A Confucian ConfusionA Confucian Confusion
As with most Yang films, A Confucian Confusion, although described as Comedy, defies standard genre conventions. There are some really funny laugh-out-loud moments (which I suspect were even more effective on the big screen) but the film also has a lot of sharp social commentary about the clash between tradition and a modern materialist society, the nature of art versus business and the vagaries of human relationships. What is even more amazing is how Yang manages to do all of this while still making them all part of a coherent whole that is amazingly well-constructed and detailed. In contrast to The Terrorizer, which starts off mostly silently as a bunch of what seem like somewhat disjointed images, A Confucian Confusion puts us right in the middle of the action at the very start. We are introduced to a ensemble of characters and we are very quickly pulled into the world they live in and their various entanglements, both personal and professional. One of my favorite parts about this film is how the various facets of the central theme (the relevance of traditional Chinese values in a modern society) are illuminated by various cast members throughout the film while being completely relevant to the situation they are in. While all this sounds like it could be heavy-handed and pedantic, the film never comes across as either of those. The film has several layers of humor and comedy and also manages to be really personal. The characters all seem to be grappling with the problem of feeling misunderstood by everyone else and seem to be really lonely despite the hectic nature of their lives and in the end, everyone seems to find some sort of resolution and a renewed sense of hope. I also love how the careful choreography of events in the film leads in the end to a brilliant realignment of points of view and romantic pairings. Mahjong
Hmm, so this matchup pretty much ended up being the two Yang comedies pitted against one another. It's a pity I only get to choose one because I genuinely wish these films would get seen by more people as they deserve to be. All I can say is that I hope pix has some ideas on how to have resurrections for this bracket.
While Confucian Confusion focuses mostly on upperclass Taipei yuppies, Mahjong switches around and looks at the darker underbelly of taipei by choosing gangsters and other shady types to focus upon. When I said that A Confucian Confusion defies genre conventions, Mahong switches genres, characters, languages and moods at various points during the film. I don't want to belabor the point but once again Yang demonstrates his mastery at being able to maneuvere a dense plot and a slew of characters. I absolutely loved the start of this film where we are very quickly introduced to all of the characters and see a bunch of plot threads being set in motion within the first 10 minutes or so. At this point we have no idea as to how these characters and threads are going to come together and part of my enjoyment of this film came from seeing this master director set up little clues throughout the film on how this will come to be. One common idea that I felt I saw in almost all of the Yang films is this idea of alternate outcomes. So Yang frequently sets up a series of events and brings us to a point where characters make a choice and the choice determines the resolution of the film. However, rather than choose what one would consider the most likely outcome, Yang seems to want to investigate a relatively less likely but potentially darker outcome. Initially, while watching this film (and maybe others as well), I was a little uncomfortable with this. I felt like certain choices weren't consistent with the character development. After seeing this pattern in multiple films, however, I think this is a deliberate choice on the part of Yang. He seems to want to investigate just what a character is capable of when pushed to the limit and it's almost like the movie is presenting us with one possible chain of events while still suggesting that a slightly different choice could've set off a completely different chain. Similarly, at a more micro level, he sets up a rather risque (and disturbing) scene sometime in the beginning of the film where a character is made to go through a rather demeaning experience. He then sets up another scene much later in the film where a completely different character is made to go through almost the exact same experience but somehow on this occassion it is funny and at least relatively less disturbing. So once again, one minor change in who is at the center of these events changes the very nature of the entire experience.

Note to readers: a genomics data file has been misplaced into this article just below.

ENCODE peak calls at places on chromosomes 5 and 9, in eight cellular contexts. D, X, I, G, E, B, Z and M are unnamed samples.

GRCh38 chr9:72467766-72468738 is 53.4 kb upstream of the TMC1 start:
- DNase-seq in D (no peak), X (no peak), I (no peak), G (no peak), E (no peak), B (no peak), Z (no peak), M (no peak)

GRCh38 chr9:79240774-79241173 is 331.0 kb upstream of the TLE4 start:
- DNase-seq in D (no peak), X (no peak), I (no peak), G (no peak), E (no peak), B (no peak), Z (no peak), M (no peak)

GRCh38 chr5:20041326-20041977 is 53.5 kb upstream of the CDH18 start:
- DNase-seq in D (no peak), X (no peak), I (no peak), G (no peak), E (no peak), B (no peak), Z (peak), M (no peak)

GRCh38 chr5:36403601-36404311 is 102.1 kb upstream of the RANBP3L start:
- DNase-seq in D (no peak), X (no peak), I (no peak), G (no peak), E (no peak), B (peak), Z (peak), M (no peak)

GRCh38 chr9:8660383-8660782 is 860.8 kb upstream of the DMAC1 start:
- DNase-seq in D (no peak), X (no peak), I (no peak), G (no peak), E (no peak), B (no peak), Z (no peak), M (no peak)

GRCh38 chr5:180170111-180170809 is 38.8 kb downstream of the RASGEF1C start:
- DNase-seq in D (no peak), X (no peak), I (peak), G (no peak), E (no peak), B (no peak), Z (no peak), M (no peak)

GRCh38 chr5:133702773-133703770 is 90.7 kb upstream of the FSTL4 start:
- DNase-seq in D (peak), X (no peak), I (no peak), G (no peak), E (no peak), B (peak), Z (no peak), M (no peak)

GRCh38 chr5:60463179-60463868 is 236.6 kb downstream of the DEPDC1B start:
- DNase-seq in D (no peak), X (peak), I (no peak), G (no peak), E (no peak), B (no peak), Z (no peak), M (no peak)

My one quibble with this film is the performance by one of the actors who plays a Westerner in Taipei. The actor is terrible and hams his way through the film. The rest of the cast is mostly all good or at least decent. However, this one bad performance really sticks out in the movie and makes it seem not as good as I think it actually is.
I found it extremely hard to choose between these two films. Both of them are similar in that they have both a lighthearted vein and a dark side and put you in hermetic, sealed worlds that you get completely pulled into. However, although I loved Confucian Confusion, I think Mahjong is a riskier, more ambitious and ultimately more satisfying film. So with a heavy heart, I have to leave A Confucian Confusion
behind for the time being and move Mahjong
on to the next round.